Reader Zoe writes: Whenever anyone writes about Costa Rica they're usually referring to the west coast or the string of volcanoes. But I reckon the best place in Costa Rica is the little publicized Caribbean coast—untouched by mass tourism, no big resorts or group tourism, beaches that rival anything the 'traditional Caribbean' has to offer—and all without a hefty price tag.… I know—I live here! Puerto Viejo de Talamanca is a charming village stuffed with great restaurants, atmospheric bars, spectacular beaches and huge tracts of pristine rainforest. Whoever wants an affordable holiday with everything the Caribbean rainforest and coast have to offer will find it here…waking to howler monkeys, spotting toucans from your breakfast table, surfing/swimming/snorkelling in azure seas dotted with fishing pelicans, sloths sleeping on branches, morpho butterflies fluttering past…and so the list goes on. This is Nature in big letters! Put that together with a mass of different activities on offer (Horseback jungle tours, zip lining through the canopy,dolphin watching and deep sea fishing, chocolate tours, indigenous settlements, white water rafting to name just a few) and it's the most gorgeous holiday destination. And since it's a short drive from the Panama border it's also a great place to combine with a trip to Bocas del Torro…if you can tear yourself away from Puerto Viejo that is. But keep it to yourself—mainstream tourism has not arrived in Puerto Viejo yet—make sure you do before it does! MORE FROM BUDGET TRAVEL Which Costa Rica Is Right For You? Award-winning travel writer Christopher Baker offers tips on how to find the part of Costa Rica that will most interest you.
A great Paris walk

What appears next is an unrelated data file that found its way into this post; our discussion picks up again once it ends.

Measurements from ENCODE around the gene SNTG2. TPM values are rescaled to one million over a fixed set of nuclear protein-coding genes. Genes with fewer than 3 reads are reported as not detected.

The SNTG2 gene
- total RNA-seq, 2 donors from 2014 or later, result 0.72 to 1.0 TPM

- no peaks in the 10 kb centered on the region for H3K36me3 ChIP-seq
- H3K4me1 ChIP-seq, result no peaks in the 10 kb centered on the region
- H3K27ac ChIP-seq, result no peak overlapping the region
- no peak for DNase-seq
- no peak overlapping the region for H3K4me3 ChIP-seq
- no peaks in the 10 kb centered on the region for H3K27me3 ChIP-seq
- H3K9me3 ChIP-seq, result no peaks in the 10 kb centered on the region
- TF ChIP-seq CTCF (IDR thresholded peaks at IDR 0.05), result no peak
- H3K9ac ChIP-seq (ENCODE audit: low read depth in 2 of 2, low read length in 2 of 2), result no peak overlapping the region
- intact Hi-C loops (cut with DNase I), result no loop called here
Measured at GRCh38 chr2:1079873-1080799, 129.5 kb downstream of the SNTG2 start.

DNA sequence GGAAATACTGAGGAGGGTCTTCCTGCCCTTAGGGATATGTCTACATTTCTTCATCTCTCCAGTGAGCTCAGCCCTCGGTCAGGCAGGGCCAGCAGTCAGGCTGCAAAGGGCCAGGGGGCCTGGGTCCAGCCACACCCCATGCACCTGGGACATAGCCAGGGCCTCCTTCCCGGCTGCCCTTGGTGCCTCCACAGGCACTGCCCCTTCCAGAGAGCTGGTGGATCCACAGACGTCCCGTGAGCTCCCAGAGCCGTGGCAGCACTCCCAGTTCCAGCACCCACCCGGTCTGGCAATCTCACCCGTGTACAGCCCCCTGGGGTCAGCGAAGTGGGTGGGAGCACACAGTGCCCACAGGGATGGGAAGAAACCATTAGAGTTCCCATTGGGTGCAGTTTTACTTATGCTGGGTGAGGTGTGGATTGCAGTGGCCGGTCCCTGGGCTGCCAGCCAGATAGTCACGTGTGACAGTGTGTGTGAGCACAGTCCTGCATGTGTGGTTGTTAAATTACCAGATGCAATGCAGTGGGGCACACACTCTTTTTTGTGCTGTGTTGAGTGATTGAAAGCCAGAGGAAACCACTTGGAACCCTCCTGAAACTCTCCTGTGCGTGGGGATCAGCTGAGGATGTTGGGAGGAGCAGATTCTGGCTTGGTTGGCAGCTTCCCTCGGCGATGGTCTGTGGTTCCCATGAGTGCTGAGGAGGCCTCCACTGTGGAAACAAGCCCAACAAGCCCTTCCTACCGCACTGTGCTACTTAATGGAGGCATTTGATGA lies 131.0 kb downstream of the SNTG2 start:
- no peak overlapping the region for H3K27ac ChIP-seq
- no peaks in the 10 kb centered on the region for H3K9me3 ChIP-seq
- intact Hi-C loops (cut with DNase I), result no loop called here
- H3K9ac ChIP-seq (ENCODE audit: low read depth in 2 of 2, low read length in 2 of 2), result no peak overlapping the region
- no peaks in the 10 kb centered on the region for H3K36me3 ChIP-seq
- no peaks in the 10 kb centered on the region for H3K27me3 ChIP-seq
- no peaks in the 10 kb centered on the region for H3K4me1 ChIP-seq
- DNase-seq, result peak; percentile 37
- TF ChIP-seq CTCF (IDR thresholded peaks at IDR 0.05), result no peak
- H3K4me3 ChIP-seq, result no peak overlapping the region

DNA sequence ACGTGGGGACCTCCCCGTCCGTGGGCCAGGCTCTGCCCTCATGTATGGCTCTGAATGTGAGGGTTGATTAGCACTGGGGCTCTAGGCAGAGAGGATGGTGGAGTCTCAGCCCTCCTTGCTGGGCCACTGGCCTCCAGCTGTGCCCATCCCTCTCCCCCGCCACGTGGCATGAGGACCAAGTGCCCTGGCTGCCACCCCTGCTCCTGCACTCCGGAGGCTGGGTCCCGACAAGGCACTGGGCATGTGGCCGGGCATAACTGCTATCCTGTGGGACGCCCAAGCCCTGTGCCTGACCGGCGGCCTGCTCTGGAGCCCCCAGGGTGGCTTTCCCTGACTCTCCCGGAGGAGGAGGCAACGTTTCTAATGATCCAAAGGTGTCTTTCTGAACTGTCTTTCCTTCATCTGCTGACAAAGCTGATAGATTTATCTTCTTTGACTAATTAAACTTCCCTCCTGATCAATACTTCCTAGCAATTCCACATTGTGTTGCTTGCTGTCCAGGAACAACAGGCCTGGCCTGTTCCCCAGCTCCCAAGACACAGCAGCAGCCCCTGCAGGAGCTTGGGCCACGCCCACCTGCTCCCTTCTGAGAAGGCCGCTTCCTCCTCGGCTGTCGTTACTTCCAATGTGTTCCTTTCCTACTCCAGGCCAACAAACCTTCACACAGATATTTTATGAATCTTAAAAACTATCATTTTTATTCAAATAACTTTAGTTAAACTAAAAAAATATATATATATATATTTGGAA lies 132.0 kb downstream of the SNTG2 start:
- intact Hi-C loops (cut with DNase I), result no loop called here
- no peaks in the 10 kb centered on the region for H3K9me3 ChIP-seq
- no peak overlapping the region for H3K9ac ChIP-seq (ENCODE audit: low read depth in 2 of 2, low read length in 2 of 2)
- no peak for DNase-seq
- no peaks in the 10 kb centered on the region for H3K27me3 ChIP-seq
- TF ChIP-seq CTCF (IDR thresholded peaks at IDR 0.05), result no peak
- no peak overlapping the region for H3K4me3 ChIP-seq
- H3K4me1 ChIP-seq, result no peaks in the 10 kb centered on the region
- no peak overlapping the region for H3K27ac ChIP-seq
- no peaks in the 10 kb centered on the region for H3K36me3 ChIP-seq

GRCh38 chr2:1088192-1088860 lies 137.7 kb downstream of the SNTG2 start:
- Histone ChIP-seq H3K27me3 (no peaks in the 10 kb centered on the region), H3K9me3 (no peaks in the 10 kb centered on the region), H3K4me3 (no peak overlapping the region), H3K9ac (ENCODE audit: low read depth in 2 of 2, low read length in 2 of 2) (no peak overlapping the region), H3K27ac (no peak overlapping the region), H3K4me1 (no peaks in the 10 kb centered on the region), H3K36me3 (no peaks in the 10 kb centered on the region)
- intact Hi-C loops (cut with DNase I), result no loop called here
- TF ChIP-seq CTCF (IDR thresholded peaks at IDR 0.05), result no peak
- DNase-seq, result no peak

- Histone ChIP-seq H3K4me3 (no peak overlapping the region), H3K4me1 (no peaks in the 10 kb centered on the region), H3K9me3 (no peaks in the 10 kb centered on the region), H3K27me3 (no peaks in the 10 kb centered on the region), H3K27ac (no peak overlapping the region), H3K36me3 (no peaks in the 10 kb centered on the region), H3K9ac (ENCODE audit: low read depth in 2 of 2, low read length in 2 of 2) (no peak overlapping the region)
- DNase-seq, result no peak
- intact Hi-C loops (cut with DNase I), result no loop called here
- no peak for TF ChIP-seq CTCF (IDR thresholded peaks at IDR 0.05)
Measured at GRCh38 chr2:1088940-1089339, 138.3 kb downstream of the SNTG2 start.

New Yorkers are looking forward to the June opening of the High Line Sky Park—a green space built atop an abandoned west side railway and the subject of a recent video series on the Sundance Channel. The inspiration for this most-cool of projects came from across the ocean, something called the Promenade Plantée. The "planted path" of Paris winds in a southeasterly direction through the city's 12th arrondissement, from the Bastille to the edges of the Bois de Vincennes. An old industrial rail line that fell out of service in the late 1960s, it was a dead zone for decades before being reborn as a new kind of public park. The first three miles of this landscaped path are elevated and feel blissfully removed from the rest of the city. At a height of several stories above the sidewalk, the Promenade's cherry trees, wisteria and rose bushes (mostly) block the sound of traffic down below. You won't find a lot of tourists here—just locals enjoying a quiet corner of their city. Its green benches are a magnet for Parisians who come to read, eat lunch, and kiss.The brick arcades below this elevated portion have also been transformed into a series of galleries and workshops called the Viaduct des Arts. Stairs leading down to ground level allow you to peek (and drool) through the windows of these 45 studios. The Viaduc Café sits among these and is a nice place to stop for something to drink (43 avenue Daumesnil). If you're hungry, however, you're better off making a detour four blocks north and eating around the Marché d'Aligre. The elevated portion dips to ground level around the Jardin de Reuilly, but the path continues on to the border of the Bois de Vincennes. A perfect summer day in my mind might start with a sack of pastries from the nearby Blé Sucre (7 rue Antoine Vollon), nibbled slowly while heading on foot along the Promenade Plantée to a free Paris Jazz Festival concert (insert link from Top Five Free in June) in the Bois de Vincennes. A whole day of sweetness for less than ten bucks… who says Paris is expensive? [Note: The spelling of Viaduc has been corrected from the original version of this post.] MORE More on Affordable Paris, from our ex-pat blogger in Paris